Indeed, high initial spendings are not always the most serious difficulty. A specific asset’s cost often tends to grow in the long term, and this situation can generate an unexpected expense.

    When to use the TCO?

    The TCO is useful whenever a company aims to acquire an asset or make a large investment. The metric could be relevant in situations such as:

    • purchasing new computers and other tech devices;
    • renting a new office;
    • purchasing facilities for the company’s headquarters;
    • hiring a new management system;
    • purchasing a marketing tool.

    Every asset that has an extended lifetime tends to generate additional costs.

    Software, for example, needs a renewal of licenses and requires the company to have a budget for training so that employees know how to operate them.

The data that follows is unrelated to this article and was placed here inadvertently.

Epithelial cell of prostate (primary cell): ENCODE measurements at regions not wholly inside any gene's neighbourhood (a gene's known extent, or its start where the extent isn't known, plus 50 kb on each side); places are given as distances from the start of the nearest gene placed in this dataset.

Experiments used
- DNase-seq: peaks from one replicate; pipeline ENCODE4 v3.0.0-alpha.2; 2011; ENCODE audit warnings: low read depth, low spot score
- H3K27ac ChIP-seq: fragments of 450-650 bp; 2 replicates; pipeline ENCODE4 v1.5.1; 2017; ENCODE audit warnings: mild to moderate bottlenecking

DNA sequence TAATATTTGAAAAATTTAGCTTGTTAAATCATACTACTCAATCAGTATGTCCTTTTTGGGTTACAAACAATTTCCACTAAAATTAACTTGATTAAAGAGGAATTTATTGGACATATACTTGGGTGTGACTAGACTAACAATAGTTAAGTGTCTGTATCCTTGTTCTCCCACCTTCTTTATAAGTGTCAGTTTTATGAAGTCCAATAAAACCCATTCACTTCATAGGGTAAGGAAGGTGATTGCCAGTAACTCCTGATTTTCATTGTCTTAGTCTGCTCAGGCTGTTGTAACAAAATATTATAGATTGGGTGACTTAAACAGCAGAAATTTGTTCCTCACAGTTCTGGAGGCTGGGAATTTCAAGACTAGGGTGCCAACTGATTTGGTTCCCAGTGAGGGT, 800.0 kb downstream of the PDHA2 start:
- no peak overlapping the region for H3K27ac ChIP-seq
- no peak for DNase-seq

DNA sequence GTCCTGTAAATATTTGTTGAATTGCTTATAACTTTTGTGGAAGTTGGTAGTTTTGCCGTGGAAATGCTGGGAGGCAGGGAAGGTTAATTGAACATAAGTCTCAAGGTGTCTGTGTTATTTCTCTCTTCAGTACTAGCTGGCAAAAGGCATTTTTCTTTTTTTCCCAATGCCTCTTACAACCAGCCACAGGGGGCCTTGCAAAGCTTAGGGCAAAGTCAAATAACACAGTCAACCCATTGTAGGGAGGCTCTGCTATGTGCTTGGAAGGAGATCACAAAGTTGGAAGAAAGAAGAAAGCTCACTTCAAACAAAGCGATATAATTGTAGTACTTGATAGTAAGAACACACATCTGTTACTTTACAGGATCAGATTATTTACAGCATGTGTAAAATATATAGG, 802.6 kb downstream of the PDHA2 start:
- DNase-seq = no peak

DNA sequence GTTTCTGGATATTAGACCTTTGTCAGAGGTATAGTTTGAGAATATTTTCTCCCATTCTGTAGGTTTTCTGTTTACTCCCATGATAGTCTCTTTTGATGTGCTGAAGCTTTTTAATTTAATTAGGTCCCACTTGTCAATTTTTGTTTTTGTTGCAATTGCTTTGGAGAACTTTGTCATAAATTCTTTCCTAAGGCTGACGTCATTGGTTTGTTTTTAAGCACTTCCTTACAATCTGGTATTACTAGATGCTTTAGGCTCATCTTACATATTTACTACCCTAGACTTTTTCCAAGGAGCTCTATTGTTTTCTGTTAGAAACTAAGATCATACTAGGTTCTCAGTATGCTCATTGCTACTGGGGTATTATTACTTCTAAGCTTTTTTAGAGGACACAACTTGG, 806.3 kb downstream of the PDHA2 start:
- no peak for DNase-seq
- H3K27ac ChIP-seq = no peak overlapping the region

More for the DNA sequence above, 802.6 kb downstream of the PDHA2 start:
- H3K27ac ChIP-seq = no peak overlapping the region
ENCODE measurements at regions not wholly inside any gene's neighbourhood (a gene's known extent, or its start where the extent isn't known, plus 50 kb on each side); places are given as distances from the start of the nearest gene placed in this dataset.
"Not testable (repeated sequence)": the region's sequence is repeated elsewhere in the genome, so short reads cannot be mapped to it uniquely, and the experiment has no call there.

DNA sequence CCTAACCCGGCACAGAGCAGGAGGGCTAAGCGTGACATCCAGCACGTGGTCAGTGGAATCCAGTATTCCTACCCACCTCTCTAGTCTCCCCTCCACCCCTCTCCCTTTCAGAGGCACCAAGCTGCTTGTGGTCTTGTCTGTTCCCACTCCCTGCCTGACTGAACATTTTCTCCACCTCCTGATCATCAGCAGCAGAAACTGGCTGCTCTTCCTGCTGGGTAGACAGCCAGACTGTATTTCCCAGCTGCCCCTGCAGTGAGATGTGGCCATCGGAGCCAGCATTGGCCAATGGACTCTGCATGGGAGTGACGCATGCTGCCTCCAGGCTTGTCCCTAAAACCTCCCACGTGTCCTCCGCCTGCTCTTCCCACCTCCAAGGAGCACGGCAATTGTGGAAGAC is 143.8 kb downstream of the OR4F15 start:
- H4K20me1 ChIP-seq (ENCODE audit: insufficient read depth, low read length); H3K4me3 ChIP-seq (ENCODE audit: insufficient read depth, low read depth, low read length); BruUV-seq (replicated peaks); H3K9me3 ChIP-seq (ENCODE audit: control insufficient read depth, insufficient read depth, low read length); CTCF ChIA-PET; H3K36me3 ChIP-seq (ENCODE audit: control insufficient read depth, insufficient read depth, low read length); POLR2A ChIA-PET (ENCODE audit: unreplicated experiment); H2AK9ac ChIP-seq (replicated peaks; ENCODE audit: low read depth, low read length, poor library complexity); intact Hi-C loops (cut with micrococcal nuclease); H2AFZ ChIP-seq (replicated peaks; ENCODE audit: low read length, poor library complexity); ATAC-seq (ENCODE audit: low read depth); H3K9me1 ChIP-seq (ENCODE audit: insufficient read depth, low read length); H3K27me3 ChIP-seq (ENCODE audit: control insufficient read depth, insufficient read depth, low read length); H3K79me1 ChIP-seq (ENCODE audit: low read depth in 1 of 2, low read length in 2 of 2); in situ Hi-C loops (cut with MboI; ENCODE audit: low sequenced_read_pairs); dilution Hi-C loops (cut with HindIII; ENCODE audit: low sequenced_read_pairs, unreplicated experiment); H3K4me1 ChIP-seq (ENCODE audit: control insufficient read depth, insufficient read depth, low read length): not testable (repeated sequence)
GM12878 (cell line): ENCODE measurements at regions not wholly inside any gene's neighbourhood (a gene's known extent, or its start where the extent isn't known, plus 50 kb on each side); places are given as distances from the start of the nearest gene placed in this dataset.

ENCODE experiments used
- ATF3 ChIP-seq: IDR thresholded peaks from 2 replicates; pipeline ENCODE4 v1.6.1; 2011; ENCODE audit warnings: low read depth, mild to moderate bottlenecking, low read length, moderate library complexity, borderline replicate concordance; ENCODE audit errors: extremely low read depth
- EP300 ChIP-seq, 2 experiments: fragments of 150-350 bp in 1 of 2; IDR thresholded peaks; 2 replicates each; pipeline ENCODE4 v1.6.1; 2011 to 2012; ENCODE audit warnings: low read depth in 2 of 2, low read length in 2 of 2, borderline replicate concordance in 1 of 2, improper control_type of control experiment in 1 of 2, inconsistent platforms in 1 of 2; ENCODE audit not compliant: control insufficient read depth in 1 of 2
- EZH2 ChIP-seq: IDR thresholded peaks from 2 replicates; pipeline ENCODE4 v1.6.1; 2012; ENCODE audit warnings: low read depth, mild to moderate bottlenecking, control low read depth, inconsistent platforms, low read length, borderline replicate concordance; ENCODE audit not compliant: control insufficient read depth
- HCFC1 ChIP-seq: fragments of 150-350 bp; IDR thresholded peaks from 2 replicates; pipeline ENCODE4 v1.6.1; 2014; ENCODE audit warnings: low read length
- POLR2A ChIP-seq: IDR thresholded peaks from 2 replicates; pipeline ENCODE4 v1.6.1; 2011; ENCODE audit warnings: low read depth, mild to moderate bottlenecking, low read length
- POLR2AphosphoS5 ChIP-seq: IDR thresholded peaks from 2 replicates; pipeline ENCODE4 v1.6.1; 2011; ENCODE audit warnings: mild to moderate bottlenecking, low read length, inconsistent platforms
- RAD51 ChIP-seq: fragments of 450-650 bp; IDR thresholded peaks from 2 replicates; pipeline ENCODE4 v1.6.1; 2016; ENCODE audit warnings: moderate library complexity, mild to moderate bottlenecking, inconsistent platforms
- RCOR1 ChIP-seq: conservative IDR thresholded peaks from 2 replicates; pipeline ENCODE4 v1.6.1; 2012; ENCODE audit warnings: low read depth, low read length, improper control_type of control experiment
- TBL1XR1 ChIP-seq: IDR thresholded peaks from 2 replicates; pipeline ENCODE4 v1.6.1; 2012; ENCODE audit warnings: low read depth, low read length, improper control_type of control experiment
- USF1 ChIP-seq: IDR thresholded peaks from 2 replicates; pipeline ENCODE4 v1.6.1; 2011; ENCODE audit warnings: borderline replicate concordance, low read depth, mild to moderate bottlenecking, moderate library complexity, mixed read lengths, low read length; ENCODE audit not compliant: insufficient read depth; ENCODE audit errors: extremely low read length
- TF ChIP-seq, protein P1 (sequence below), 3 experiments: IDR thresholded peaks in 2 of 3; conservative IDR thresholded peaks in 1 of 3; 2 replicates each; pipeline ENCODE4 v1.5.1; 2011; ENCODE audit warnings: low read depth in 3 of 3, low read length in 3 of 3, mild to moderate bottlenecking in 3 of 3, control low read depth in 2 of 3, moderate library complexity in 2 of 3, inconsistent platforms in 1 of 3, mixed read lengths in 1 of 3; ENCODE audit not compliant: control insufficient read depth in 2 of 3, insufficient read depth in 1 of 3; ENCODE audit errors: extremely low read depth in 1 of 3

New facilities for the company’s headquarters, in turn, generate infrastructure maintenance costs. They don’t embrace just the purchasing, but also operational expenses so that everything works fine.

    By calculating the total cost of ownership, it’s easier to estimate all these additional expenditures generated over the long term. Thus, numbers are the basis of an investment choice.

    How to calculate the TCO?

    The TCO calculation considers some implicit values. An asset has a price, but, besides this cost, many other factors will impact the amount of money spent.

    You can make two calculations; a simple one and another more complex. The use of each one depends on the context and what you intend to acquire.

    The simplest calculation considers three factors:

    • initial cost (I);
    • maintenance cost (M);
    • remaining costs (R).